RES America completes sale of Border Winds project to Xcel unit

Due to the sale on Dec. 3 of the Border Winds project to a unit of Xcel Energy (NYSE: XEL), RES America Developments told the Federal Energy Regulatory Commission on Dec. 4 that it is dropping the exempt wholesale generator designation for project company Border Winds Energy LLC.

RES America Developments had owned 90% of Border Winds Energy and RES America Investments had owned 10%, In April 2014, the commission approved a transaction whereby the Northern States Power-Minnesota (NSPM) unit of Xcel Energy was permitted to acquire 100% of the membership interests in Border Winds.

Said the Dec. 4 notice: “On December 3, 2015, RES Americas and NSPM consummated the Transaction. It is RES Americas’ understanding that, as described in the 203 Application for the Commission order pursuant to Section 203, Border Winds was merged into NSPM the same day as closing, and NSPM is the surviving entity of this merger. Therefore, Border Winds ceased to exist as of December 3, 2015. Border Winds, therefore, no longer has a need for EWG status.”

NSPM had told FERC on Nov. 30 that it had at that point completed one of two wind project acquisitions that the commission had approved in April 2014. FERC had authorized NSPM to acquire Border Winds Energy LLC and Pleasant Valley Wind LLC, and the merger of Border Winds and Pleasant Valley into NSPM. Border Winds and Pleasant Valley are each subsidiaries of RES America.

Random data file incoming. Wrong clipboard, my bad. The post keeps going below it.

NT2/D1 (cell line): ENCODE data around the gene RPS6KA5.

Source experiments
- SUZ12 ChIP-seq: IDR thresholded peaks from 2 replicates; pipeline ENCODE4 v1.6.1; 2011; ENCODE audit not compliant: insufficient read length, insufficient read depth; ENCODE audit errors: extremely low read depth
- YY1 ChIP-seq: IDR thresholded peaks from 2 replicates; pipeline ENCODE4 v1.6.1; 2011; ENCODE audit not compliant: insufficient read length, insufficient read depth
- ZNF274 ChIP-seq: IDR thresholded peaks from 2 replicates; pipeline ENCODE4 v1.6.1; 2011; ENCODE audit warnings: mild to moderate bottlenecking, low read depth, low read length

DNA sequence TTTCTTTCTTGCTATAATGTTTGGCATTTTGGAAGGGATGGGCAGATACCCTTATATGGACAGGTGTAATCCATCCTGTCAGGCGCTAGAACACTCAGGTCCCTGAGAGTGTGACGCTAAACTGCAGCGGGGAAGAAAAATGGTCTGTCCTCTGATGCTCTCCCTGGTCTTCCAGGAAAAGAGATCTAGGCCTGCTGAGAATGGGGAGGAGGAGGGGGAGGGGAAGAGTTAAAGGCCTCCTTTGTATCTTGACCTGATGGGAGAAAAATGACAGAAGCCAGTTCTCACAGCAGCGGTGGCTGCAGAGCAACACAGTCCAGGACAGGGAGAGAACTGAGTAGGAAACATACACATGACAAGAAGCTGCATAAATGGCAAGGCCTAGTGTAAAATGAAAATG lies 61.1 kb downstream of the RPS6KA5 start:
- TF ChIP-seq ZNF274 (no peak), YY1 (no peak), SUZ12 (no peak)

Said the Nov. 30 notice: “This letter is to advise the Commission that Pleasant Valley and NSPM consummated the Pleasant Valley transaction on November 18, 2015. The Border Winds/NSPM transaction has not yet been consummated, and the second notice of consummation report will be filed within 10 days of consummation of that transaction.”

In 2015, placed into service were the Pleasant Valley wind farm (200 MW) in Minnesota and Borders Winds farm (150 MW) in North Dakota. 

About Barry Cassell 20414 Articles
Barry Cassell is Chief Analyst for GenerationHub covering coal and emission controls issues, projects and policy. He has covered the coal and power generation industry for more than 24 years, beginning in November 2011 at GenerationHub and prior to that as editor of SNL Energy’s Coal Report. He was formerly with Coal Outlook for 15 years as the publication’s editor and contributing writer, and prior to that he was editor of Coal & Synfuels Technology and associate editor of The Energy Report. He has a bachelor’s degree from Central Michigan University.